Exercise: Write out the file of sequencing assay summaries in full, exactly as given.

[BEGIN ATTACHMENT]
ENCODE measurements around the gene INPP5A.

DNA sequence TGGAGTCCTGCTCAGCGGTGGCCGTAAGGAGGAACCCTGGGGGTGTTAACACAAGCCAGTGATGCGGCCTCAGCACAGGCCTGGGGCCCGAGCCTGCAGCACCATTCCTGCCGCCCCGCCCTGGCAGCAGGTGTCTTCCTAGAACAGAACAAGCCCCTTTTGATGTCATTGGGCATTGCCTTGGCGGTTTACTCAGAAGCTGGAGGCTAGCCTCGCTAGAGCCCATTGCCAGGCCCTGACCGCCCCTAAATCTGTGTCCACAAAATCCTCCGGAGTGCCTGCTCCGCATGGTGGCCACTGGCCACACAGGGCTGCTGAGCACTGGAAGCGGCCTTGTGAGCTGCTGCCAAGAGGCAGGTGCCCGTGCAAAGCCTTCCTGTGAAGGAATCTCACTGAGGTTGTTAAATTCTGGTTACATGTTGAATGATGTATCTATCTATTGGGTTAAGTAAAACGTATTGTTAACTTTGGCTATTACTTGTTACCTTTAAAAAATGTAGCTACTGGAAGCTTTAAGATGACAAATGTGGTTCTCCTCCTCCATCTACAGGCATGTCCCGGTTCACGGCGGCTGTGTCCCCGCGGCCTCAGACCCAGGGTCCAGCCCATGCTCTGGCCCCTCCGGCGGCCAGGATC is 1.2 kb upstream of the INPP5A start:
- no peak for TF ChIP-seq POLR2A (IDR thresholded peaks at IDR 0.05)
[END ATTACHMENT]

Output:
ENCODE measurements around the gene INPP5A.

DNA sequence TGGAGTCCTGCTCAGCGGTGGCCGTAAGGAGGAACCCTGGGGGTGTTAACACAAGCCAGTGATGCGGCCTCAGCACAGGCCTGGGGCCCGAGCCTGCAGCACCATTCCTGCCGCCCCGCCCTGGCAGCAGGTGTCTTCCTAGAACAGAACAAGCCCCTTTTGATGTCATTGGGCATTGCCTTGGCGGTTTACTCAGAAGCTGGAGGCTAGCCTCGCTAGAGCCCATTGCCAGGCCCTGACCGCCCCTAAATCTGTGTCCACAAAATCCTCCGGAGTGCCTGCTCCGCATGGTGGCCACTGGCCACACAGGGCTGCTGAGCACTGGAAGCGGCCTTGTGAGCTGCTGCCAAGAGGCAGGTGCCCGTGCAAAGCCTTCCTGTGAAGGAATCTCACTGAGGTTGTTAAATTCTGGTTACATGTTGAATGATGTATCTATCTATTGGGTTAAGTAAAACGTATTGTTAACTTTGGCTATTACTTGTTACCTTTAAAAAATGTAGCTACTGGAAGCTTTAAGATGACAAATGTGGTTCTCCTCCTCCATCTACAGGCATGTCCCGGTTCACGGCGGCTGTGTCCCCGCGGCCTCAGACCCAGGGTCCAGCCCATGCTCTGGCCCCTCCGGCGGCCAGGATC is 1.2 kb upstream of the INPP5A start:
- no peak for TF ChIP-seq POLR2A (IDR thresholded peaks at IDR 0.05)